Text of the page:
The state of emergency has existed for six years in Syria. According to the UNHCR, the civil war there has already forced more than twelve million to flee from their homeland. In the hope of returning soon, many have settled near Syria, at the Jordanian border. There, Cap Anamur provides free medical treatment for the refugees in three clinics. The work in Jordan is often very distressing for our employees, because behind every escape story is a personal and tragic story. Hasim and Kamal (names changed to protect privacy) were also forced to leave their country but they have not given up hope of returning home.
Kamal has always wanted to care for and help the sick. Therefore the 27-year-old trained to be a nurse after leaving school. When the civil war broke out in Syria, Kamal was working as a nurse at the Daraa Hospital. While he and his colleagues were trying to accommodate and care for as many wounded as possible, the hospital was regularly targeted by the Syrian security forces. “Almost every day armed military stormed the hospital, beat the medical staff, made accusations against them and killed several of the patients,” Kamal recalls. Nevertheless, he tried not to take sides and to treat wounded persons regardless of their political views. However, in August 2012, Assad’s troops again stormed the hospital and captured the bulk of the medical staff, including Kamal. For more than 60 days he was detained, interrogated and tortured at an unknown place. “Several times I wished I was dead,” Kamal says. After his imprisonment, the trained nurse carried on in his profession and cared for the wounded. Again and again, he was threatened and beaten by various armed groups, since he had also been treating members of an opposing organisation in the hospital. When he then refused to join the military service, Kamal felt no longer safe in Syria. He fled across the Jordanian border, where he continues his work in refugee camps, taking care of the wounded and sick. If he were to return home, he would be arrested and forced into military service.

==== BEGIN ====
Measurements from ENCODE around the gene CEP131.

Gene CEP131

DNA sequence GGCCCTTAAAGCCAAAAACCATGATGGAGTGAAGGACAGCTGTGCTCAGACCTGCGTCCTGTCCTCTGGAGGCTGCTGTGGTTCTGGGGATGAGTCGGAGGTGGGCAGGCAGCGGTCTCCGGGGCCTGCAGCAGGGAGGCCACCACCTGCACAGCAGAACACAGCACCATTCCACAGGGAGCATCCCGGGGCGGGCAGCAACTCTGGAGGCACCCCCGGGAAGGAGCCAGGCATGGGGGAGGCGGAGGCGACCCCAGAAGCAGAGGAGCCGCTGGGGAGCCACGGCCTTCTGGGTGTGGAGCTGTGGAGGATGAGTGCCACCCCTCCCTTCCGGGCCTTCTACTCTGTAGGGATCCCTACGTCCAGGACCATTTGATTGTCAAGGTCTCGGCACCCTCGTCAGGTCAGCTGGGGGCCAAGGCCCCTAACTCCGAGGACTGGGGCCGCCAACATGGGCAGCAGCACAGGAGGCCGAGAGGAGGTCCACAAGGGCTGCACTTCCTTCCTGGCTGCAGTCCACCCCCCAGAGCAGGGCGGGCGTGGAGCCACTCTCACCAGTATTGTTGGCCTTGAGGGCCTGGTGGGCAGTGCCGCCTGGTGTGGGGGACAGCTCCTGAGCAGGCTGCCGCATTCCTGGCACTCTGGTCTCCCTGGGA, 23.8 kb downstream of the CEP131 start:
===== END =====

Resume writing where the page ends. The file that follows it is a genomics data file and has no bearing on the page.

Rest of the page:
Hasim, 30, worked as a taxi driver in Syria. At the beginning of the civil war he took up a political stance and participated in demonstrations with chants and marches against the Syrian regime. Due to his peaceful protest Hasim was blacklisted and was intercepted and arrested as he drove his taxi through a checkpoint. He was detained and interrogated by the Security Authority in Damascus and spent 22 days in detention before returning home. But the journey home proved to be difficult, as Hasim was arrested again at the next checkpoint and put in prison for another 15 days. Then, just days after his return home, security forces surrounded his hometown of Sahem Golan. Hasim, who at the time was with some fellow activists, tried to escape from the city, but was shot several times in the left leg. Hasim fell to the ground unconscious. It was only by chance that a a nearby ambulance noticed the unconscious man and took him to hospital. And it was only through the support and care of some revolutionary friends that Hasim was able to return home after a few weeks. However, death threats and constant fear made it impossible for him to stay. Hasim fled to Jordan. He arrived with a splint on his left leg and had to be operated on again after only a few days. After the insertion of a metal plate he was referred to the Cap Anamur German Centre in Irbid for physiotherapy. Hasim not only regained his mobility in Jordan – he also took on a job in a small grocery store, married and became a father. Nevertheless, the 30-year-old hopes to return to his home country one day and live there peacefully with his little family.
Behind every escape story is a personal story. Help us to help them!